It is a lovely day in mid-April in western Kentucky. As our daughter-in-law, Christie, drives us behind Susan’s car toward Kenlake Resort, I look out at the signs of a spring a few weeks ahead of us back home in northeastern Kansas.
Redbuds line the edges of woods and lawns with their pleasant lavender blooms. Wild plum, pear and crabapple trees shine their fine clusters of white blooms along the road banks where stretches of fescue add its deep green sheen. In finely kept yards, and some not so finely kept, both pink and white dogwoods display dense branches and blooms above beds of daffodils and jonquils. In the woods, the branches and blooms are thinned by the overhead canopy of larger trees but their whites still gleam through the bare trunks surrounding them. The tall oaks, elms and hickories have barely begun to leaf out.
I love this season.
Susan and Christie park at the pullover of the Chickasaw Loop, a short half-mile trail that is ideal for small children. Daniel and Ann Marie are as eager as you’d expect pre-schoolers to be. June, still a bit of a toddler, is no less enthusiastic but not as quick on her feet, which is not altogether a bad thing. Susan and Christie help each other strap the babies, Jeremiah and Dalton, into front packs. We start down the trail from the upland end.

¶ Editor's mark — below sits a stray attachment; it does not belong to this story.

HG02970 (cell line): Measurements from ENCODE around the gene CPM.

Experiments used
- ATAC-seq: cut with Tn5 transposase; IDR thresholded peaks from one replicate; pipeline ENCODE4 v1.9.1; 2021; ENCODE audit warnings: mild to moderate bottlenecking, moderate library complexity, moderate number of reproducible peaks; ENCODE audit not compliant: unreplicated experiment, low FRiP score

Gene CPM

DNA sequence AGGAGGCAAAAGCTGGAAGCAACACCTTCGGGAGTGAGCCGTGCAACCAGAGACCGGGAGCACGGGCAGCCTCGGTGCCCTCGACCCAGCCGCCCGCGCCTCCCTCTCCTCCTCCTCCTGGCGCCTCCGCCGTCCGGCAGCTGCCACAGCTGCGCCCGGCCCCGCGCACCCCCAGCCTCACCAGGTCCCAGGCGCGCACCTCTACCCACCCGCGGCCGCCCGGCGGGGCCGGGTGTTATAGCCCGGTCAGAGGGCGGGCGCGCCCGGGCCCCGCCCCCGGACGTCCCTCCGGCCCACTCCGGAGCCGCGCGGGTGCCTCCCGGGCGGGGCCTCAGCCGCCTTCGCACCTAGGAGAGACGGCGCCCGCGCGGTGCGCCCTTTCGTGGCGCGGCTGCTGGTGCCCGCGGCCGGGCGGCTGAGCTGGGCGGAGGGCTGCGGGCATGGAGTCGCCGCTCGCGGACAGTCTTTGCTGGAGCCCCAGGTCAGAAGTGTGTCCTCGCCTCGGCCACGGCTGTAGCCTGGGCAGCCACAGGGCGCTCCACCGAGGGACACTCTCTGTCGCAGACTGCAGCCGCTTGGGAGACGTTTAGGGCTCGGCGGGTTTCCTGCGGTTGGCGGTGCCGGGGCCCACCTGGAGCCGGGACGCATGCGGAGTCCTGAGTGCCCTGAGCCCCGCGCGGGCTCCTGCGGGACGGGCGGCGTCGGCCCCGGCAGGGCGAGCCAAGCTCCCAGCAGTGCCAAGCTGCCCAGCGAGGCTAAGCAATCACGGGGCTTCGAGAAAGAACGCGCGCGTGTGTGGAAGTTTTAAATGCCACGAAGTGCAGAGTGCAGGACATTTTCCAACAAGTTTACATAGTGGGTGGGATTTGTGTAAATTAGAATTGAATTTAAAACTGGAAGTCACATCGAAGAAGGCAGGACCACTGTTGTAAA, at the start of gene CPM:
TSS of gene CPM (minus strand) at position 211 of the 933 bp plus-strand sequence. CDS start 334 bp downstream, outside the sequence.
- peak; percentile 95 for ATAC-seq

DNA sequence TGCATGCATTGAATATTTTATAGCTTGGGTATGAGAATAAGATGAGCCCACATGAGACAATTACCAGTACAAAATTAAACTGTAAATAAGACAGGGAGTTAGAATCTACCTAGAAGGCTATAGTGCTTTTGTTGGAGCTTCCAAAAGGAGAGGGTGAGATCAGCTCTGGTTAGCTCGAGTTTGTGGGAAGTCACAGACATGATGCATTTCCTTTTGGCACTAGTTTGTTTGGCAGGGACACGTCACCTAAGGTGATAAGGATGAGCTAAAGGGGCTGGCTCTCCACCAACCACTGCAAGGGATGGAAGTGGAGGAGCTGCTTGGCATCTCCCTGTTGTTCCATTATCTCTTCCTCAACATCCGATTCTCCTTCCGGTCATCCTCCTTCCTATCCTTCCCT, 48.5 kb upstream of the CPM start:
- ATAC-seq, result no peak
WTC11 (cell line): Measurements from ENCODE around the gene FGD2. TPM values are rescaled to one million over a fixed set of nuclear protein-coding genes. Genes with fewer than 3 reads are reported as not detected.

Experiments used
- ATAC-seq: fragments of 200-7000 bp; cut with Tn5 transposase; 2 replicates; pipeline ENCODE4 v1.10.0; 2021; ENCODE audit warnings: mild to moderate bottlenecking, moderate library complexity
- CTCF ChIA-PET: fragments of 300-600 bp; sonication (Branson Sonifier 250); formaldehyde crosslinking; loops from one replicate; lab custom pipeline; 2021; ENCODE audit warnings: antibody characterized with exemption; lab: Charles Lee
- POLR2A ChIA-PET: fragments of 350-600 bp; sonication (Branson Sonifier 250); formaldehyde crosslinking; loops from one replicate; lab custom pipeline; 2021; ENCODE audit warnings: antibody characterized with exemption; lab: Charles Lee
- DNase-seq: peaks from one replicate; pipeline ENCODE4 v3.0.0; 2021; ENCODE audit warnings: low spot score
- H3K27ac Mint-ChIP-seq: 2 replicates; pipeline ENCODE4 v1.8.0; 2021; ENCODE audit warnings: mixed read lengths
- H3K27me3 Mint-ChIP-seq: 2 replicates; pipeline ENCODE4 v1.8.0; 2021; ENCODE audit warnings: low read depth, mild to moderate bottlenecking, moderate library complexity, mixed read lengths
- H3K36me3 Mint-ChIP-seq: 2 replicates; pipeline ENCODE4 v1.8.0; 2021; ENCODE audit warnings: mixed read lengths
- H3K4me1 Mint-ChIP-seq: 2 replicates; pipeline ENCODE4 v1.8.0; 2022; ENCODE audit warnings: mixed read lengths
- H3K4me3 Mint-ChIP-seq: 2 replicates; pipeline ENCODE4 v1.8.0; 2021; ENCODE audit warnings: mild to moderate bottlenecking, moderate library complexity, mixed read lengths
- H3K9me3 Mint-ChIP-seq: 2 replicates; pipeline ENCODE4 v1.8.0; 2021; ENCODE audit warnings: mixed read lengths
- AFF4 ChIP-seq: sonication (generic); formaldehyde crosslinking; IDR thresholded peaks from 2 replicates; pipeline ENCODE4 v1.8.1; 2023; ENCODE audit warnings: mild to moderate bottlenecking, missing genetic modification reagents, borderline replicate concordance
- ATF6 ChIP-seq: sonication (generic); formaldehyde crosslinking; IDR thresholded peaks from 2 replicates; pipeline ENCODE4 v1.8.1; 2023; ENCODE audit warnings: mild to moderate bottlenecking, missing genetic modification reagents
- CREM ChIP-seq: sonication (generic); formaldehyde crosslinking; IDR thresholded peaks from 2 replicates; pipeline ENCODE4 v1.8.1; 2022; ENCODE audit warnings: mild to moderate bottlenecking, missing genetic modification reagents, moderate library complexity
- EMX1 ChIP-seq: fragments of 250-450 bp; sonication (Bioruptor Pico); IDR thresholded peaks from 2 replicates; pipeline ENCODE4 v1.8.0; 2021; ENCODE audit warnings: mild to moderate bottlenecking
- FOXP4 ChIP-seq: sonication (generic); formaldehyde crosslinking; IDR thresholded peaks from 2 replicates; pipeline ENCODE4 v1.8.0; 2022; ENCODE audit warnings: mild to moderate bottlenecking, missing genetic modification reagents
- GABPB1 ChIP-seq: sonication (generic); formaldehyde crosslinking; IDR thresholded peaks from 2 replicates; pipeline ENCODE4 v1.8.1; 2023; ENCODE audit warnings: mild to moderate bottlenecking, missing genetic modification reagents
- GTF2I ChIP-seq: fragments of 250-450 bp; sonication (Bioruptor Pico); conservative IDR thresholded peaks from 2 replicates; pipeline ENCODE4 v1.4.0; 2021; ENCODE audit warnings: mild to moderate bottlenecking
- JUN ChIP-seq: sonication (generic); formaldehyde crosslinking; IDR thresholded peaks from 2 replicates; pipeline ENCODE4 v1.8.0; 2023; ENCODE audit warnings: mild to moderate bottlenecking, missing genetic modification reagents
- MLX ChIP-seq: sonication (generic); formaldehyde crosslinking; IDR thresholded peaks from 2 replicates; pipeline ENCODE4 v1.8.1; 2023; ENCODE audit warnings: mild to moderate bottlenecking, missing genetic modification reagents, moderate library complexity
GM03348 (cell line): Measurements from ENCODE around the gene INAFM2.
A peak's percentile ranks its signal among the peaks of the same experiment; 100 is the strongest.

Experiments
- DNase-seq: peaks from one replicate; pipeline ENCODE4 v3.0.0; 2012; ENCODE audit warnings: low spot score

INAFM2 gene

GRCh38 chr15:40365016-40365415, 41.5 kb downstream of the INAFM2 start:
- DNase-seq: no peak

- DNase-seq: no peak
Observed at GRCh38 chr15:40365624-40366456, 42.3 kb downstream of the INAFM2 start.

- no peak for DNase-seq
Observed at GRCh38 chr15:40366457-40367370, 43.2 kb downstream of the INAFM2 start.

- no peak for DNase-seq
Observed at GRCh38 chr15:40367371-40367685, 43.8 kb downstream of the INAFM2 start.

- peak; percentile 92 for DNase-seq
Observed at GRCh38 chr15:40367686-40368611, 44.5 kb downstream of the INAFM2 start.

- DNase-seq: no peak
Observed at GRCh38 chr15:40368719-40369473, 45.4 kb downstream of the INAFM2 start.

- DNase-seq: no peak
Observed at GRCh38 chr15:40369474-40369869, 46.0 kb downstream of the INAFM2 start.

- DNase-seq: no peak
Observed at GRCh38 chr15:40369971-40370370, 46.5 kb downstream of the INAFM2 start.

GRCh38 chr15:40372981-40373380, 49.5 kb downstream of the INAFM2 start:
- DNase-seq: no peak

Daniel and Ann Marie run on ahead, despite repeated warnings, stopping occasionally to pull up a handful of tiny pale blue wildflowers. Eventually, we make them walk behind us for a while and that seems to tame the runaway instinct. Well, at least temporarily. June holds my hand and I try to keep her maneuvered around the soggiest parts of the path. At the lower edge of the loop, the trail runs along a small stream. In a small bush on the bank, a cluster of caterpillars writhe inside their spidery web. Daniel and Ann Marie are quite fascinated by them so we pause for a while then resume our walk.
At a couple of places on the upswing, runoff from the hill has formed a stretch of muddy trail. I carry the two girls across, then come back and get Daniel. Randa, Christie and Susan opt to cross on their own power and we all are glad for that choice.
It is indeed a lovely day and I remember miles and moments of hiking when my kids were small. Randa and I continued the tradition when we lived in the Lexington area, regularly taking them to Raven Run, Natural Bridge and Red River Gorge. Susan cannot remember being too young to go hiking because she never was. I used to carry her in a back carrier until she was old enough to propel herself along the trails and across the creeks, up the boulders.
It is deeply pleasing to me that she has chosen to shoulder this same tradition, this devotion to the outdoors. I am delighted that she and Christie seem to share this pleasure with their children. As I hold June’s hand near the end of the trail and watch Daniel and Ann Marie run up toward the cars, I cannot help thinking that God himself must delight in seeing his children continue the loves they have learned from him.